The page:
Dairy Farm Adventures: Simon

Posted Tuesday, February 11, 2014 in Features

Dairy Farm Adventures: Simon

by Lee-Rae Jordan-Oliver

Dairy farmers depend on having a large animal veterinarian to help them keep their herds healthy and to conduct regular pregnancy checks.  Our veterinarian, Simon Alexander, travels one hundred-forty miles from Exeter to our farm in Hodgdon at least three to four times a year to help us take care of over a hundred bovines which include milking cows, bulls, calves, and heifers.   The physical and mental demands on a large animal veterinarian are extraordinary.  Simon has logged   270,000 miles on his red 2008 Chevy pickup traveling around Maine responding to farm calls.  Fortunately, he was raised a “county boy” in Aroostook County and is accustomed to traveling the long, desolate stretch of  northbound highway to visit farms in our area.

Last October, Simon spent a marathon day working on our farm.  Over the phone, Matthew had prepared Simon for the projects to be completed.   The list included gelding a recently adopted miniature horse, pregnancy checking eight heifers and eighty-five cows, and dehorning twenty-four rambunctious calves.  Simon knew these combined tasks would take several hours and blocked out half a day just for us, a small feat for a large animal veterinarian who can be pulled in many different directions by farmers who need him “right now!”

Simon and his assistant, Aliza, who is also his fiance, arrived at our farm on a Friday at noon.  The first order of business was to geld our three-year-old miniature horse stallion named “Fenway.”  The half hour procedure went like clockwork and within minutes after the surgery, Fenway  hopped to his feet and shook his head as if to say, “What just happened to me?”

Next, we prepared to pregnancy check eight heifers who had been vacationing in our pastures for the past three years with minimal contact with humans.  We borrowed a portable, heavy duty cow chute from a local farmer so Simon could safely check the jittery heifers.  Matthew and Simon drove them one by one into the chute where I closed the chute's door so they couldn't escape.  Wearing a shoulder length latex glove, Simon cleared the feces in the heifer's rectum and then inserted a scope connected to a camera which projected images to a pair of goggles he wore.   In less than two minutes he can determine if a cow or heifer is pregnant and help us estimate due dates.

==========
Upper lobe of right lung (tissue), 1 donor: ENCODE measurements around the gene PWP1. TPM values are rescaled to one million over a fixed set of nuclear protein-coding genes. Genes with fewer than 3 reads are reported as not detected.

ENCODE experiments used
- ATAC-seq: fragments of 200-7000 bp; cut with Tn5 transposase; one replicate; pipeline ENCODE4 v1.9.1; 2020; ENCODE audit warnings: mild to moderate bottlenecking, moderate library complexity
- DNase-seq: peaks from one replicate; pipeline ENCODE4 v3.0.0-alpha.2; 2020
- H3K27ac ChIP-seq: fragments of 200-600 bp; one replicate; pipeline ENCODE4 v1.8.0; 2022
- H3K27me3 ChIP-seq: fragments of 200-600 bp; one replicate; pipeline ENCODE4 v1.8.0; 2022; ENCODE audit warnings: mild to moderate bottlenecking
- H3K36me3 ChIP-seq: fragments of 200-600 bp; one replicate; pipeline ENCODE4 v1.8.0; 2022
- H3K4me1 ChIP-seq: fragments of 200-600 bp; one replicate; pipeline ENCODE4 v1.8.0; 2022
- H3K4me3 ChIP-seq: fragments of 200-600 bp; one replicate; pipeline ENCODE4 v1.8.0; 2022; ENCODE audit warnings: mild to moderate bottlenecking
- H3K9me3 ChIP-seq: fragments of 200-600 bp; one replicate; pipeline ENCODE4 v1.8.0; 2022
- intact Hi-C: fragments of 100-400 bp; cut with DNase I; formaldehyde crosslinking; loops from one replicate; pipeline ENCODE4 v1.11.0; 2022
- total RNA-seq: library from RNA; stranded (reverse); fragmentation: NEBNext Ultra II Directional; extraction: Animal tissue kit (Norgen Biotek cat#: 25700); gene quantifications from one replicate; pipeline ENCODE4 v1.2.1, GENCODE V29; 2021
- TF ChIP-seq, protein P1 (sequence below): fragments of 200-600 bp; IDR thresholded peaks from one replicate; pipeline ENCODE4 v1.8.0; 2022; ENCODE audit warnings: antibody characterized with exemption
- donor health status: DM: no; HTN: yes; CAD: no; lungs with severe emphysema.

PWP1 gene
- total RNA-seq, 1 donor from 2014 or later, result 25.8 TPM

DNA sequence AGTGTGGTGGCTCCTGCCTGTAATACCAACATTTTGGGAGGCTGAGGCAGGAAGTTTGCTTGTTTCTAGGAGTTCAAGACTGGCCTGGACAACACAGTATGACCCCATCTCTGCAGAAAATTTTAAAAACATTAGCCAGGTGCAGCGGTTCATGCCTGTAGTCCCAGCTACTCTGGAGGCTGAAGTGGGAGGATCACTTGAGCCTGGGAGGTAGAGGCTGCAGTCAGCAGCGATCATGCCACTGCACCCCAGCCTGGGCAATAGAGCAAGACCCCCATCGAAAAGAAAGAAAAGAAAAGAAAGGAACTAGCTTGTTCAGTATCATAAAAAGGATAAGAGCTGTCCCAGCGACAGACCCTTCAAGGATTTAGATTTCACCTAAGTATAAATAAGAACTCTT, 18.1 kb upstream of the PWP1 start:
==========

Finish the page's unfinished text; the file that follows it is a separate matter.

Cows produce lots of milk after they give birth, hence, a confirmed pregnancy means good news for a dairy farmer.  Seven out of the eight heifers were pregnant which meant they would stay on our farm and earn their keep.   Cows or heifers who do not become pregnant within a reasonable length of time are culled for beef.   I  recorded notes on each heifer, and Aliza sprayed each of their backs with a dewormer before they were released from the chute.

The next order of business was to dehorn twenty-four three to five month old calves who weighed anywhere from 175-300 lbs.  A milking cow with horns is a hazard to the farmer and to other cows.  Dehorning calves disarms the potentially destructive weapon they grow on their heads.  Simon, Aliza, Nick, our dependable farm employee, and I entered the pen with the wide-eyed calves.  Wrangling the calves in cowgirl and cowboy fashion, Aliza and Nick lassoed each headstrong calf around the neck.  Quickly slipping a rope halter over the calf's face allowed me to hold the calf's head still while Simon injected an anesthesia and a sedative near the two nubs protruding on the calf's head.  The drugs numbed the area and made the calves drowsy and lethargic.  Within minutes, their knees buckled and their bodies settled onto the hay with their legs tucked under them like giant black cats snoozing in the sun.